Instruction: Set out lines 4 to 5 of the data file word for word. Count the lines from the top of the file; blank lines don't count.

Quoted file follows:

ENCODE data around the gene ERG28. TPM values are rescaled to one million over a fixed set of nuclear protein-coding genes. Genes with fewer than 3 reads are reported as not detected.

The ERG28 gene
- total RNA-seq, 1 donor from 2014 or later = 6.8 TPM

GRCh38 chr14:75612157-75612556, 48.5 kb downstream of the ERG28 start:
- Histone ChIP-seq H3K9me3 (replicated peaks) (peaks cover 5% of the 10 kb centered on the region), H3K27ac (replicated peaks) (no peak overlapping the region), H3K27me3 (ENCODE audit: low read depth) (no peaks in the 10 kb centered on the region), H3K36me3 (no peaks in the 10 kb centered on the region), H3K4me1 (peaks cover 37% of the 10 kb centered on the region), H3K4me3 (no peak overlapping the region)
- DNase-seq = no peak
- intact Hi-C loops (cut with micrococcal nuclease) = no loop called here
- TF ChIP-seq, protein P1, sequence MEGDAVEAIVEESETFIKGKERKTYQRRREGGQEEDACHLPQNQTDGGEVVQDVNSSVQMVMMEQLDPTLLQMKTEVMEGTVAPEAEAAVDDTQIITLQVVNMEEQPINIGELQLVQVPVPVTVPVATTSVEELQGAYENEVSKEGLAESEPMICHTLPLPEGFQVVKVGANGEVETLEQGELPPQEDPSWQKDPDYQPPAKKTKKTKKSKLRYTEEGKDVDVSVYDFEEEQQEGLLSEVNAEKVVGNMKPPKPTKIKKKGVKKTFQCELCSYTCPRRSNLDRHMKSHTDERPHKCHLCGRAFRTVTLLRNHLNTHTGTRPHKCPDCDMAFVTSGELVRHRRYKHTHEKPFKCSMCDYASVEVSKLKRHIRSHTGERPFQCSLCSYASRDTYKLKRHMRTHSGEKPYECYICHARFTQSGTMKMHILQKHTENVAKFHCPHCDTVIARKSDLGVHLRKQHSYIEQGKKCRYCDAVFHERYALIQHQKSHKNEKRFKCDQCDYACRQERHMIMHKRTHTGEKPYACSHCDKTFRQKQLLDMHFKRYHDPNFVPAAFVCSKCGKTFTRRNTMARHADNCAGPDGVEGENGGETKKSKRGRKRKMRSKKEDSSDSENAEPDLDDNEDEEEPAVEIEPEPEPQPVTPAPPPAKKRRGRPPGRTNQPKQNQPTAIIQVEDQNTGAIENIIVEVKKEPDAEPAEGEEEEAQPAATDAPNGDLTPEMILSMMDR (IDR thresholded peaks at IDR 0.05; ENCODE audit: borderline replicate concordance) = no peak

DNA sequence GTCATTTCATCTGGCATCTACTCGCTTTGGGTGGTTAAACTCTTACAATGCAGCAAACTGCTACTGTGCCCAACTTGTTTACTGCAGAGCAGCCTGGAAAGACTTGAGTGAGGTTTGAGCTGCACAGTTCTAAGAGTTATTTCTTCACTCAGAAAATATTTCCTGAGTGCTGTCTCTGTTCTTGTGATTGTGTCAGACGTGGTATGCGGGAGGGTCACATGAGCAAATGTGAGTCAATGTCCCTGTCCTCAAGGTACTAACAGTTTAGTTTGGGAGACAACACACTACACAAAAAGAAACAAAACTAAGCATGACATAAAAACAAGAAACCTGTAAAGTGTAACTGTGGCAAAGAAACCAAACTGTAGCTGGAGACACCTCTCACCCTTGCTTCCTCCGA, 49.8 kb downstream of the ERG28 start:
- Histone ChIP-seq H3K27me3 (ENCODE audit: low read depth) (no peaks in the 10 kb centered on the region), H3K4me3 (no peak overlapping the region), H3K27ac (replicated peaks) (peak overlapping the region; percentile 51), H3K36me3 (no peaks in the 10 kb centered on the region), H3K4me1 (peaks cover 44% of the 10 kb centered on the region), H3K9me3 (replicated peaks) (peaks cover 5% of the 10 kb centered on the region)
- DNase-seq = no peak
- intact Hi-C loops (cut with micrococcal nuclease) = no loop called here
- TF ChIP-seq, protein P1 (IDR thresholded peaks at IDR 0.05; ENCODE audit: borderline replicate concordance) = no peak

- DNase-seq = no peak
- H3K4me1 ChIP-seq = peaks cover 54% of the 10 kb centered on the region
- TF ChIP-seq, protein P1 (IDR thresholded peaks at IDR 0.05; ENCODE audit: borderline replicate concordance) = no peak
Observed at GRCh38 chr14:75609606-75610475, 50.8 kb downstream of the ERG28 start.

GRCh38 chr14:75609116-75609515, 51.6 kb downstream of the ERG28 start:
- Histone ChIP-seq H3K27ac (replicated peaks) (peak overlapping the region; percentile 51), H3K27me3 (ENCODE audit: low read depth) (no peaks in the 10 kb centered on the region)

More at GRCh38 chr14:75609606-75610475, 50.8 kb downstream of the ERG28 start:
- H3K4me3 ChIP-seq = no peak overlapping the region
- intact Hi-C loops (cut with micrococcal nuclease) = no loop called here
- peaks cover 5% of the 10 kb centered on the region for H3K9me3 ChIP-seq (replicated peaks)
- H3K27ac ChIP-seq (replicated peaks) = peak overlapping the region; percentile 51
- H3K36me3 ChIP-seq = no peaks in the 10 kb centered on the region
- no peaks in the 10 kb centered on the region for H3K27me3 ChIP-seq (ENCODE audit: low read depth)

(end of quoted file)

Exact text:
GRCh38 chr14:75612157-75612556, 48.5 kb downstream of the ERG28 start:
- Histone ChIP-seq H3K9me3 (replicated peaks) (peaks cover 5% of the 10 kb centered on the region), H3K27ac (replicated peaks) (no peak overlapping the region), H3K27me3 (ENCODE audit: low read depth) (no peaks in the 10 kb centered on the region), H3K36me3 (no peaks in the 10 kb centered on the region), H3K4me1 (peaks cover 37% of the 10 kb centered on the region), H3K4me3 (no peak overlapping the region)